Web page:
The rOME cHRONICLES: all paths lead home…


It doesn’t matter where you come from; a little bit or a lot of your heart will stay in your home country…
It’s exciting, living in a foreign country where the language is not your own, where things are different & new.
When one thinks of a life in Rome, they may think glamour…fun…but realising that home is so far away can take it’s toll…

If only for a brief moment the young lady wanted to be herself away from the scrutiny of eyes she did not know and those who judged her regardless. Was she from eastern Europe, a babysitter, a secretary or a rich man’s lover?

Only she knew the answers, only she knew who she was as the eyes and taunting faces questioned her and mocked. Some of the women perhaps, were even envious of her and that she’d left her country, family and friends to settle in a new one…she looked different this is true and she dressed differently too and of course she sounded different, Italian was not her mother tongue.

Why had she come here, why had she left her home so comfortable and secure? She had been to university, she was clever. Wasn’t she? Doubt filled her thoughts as the countless faces trudged passed her as she made her way home, hands laden with bags of groceries. Only servants trudged kilometres with bags in this city. They were heavy too and she’d had to park so far away.

She wanted to be home, in the confines of her appartment where the eyes could no longer see her and she could be herself.

All paths lead home…don’t they?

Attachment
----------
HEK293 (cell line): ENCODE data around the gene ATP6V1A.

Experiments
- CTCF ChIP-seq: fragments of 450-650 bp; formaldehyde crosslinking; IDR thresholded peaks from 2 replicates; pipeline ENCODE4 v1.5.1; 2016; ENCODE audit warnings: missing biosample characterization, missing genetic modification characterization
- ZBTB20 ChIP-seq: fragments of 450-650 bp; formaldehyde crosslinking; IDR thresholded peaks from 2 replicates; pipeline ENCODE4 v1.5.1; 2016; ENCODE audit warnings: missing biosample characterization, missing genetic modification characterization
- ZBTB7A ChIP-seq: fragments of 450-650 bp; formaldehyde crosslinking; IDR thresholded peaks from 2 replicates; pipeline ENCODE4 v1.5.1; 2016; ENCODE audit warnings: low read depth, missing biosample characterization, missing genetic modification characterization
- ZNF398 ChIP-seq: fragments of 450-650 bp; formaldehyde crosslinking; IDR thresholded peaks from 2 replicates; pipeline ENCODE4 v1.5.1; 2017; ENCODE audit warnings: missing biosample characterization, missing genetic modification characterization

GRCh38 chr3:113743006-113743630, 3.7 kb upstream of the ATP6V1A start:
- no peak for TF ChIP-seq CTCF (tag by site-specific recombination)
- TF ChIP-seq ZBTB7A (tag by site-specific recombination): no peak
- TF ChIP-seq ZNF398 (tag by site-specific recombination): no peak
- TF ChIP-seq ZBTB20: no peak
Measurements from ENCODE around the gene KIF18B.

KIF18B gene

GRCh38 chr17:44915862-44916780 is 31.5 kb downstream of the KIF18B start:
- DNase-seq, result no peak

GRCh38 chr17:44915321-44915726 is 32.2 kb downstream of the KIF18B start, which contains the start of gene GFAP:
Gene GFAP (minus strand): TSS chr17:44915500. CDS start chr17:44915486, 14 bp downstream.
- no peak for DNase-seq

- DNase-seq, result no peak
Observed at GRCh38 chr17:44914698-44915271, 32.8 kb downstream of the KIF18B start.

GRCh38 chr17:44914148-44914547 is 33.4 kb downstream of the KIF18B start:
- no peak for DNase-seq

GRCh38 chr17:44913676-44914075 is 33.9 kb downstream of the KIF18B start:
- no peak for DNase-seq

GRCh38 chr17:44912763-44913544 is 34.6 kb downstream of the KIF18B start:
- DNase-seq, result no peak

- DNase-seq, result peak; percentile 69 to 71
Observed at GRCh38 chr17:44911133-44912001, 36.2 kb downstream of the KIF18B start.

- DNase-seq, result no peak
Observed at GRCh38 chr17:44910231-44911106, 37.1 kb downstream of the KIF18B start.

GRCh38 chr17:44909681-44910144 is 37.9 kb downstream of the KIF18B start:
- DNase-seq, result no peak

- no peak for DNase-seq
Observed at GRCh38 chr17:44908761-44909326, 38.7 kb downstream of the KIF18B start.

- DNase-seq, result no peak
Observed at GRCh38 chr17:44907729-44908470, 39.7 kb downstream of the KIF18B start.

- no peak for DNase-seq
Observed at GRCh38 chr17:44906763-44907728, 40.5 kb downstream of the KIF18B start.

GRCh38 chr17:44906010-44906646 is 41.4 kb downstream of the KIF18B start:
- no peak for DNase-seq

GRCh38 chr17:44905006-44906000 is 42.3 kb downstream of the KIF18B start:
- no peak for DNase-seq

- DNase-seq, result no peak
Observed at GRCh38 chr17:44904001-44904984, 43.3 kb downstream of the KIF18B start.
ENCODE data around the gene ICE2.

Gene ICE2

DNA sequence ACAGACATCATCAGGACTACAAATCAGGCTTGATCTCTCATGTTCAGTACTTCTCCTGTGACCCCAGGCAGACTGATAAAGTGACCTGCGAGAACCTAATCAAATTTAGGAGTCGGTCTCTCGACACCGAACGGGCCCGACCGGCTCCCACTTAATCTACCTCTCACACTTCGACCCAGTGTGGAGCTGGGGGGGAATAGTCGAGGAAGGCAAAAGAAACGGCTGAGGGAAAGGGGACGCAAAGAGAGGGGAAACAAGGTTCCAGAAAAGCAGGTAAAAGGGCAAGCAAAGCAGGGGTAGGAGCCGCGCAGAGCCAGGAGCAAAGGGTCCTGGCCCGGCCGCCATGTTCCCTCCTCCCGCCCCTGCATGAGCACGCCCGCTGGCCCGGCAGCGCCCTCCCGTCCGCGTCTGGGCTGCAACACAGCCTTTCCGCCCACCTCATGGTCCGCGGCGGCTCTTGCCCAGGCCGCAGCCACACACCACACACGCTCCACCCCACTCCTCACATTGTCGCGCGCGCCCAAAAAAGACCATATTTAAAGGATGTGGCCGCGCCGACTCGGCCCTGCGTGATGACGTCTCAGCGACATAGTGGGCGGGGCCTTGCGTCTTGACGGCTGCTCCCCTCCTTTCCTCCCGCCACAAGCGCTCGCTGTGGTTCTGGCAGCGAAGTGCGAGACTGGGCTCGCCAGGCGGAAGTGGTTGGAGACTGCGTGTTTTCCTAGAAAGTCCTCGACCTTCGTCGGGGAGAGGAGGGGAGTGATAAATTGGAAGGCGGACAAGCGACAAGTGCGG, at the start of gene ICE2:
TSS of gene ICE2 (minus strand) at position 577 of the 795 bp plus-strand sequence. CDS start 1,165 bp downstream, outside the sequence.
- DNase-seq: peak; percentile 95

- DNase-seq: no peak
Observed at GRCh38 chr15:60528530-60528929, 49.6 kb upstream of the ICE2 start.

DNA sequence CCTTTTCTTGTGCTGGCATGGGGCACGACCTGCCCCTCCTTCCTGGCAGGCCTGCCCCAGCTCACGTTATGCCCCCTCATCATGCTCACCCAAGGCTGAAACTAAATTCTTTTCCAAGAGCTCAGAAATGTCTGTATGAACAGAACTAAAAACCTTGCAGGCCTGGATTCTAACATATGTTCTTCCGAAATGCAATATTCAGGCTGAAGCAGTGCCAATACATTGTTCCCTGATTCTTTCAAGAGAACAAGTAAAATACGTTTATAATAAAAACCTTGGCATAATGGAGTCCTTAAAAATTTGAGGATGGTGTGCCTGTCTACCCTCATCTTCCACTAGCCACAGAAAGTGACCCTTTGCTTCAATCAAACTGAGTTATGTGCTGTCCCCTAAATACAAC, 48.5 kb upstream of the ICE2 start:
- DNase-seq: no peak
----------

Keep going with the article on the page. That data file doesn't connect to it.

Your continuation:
The rOME cHRONICLES: …It was almost a ballroom twirl…


Moving to a new country always has it’s fair share of settling in dilemmas and ‘keeping up with the Joneses’ can impact on the way you fit in. Most of the time things are new and exciting and other times just plain daunting…Fitting in is the key to enjoying your new life…

Claudia always had perfectly peroxided hair and bright red lips; so much so that the red would seep into the creviced lines around her mouth. Years of smoking had taken it’s toll…
She slipped me the party invite as we passed each other on the stairs. Both of us rushing to be somewhere.

An invite to her daughter Angelica’s fifth birthday, to be held this Saturday afternoon in their apartment on the second floor.

My little girl would be delighted to learn that she had been invited. I probably wasn’t as excited. I knew how these Italian parties went. All the pomp and pageantry of a ball would be executed and the guests would diligently rise to the occasion in their finest attire. I knew I would have to rush out and buy my little one a gorgeous smocked dress with a velvet collar and sleeves so that she would blend in. It would set me back a few thousand lira (no such thing as ebay) but it would be money well spent so that she would ‘fit in’ and not ‘stand out’.

Saturday arrived quickly, Angelica answered the door in her black velvet dress with it’s ballooned sleeves and lace trim. She had a head band to match and so did my little girl.

Coordinated headbands were a must in Rome!

Angelica beamed as she embraced our arrival and welcomed us inside. My little girl handed over the cumbersome present with the crimson bow. Claudia was close behind in a full length red taffeta skirt. I remember the long full skirt matching her lipstick not her headband… Everything looked beautiful… Claudia had excelled herself; she must have worked into the wee hours of the morning to have managed it.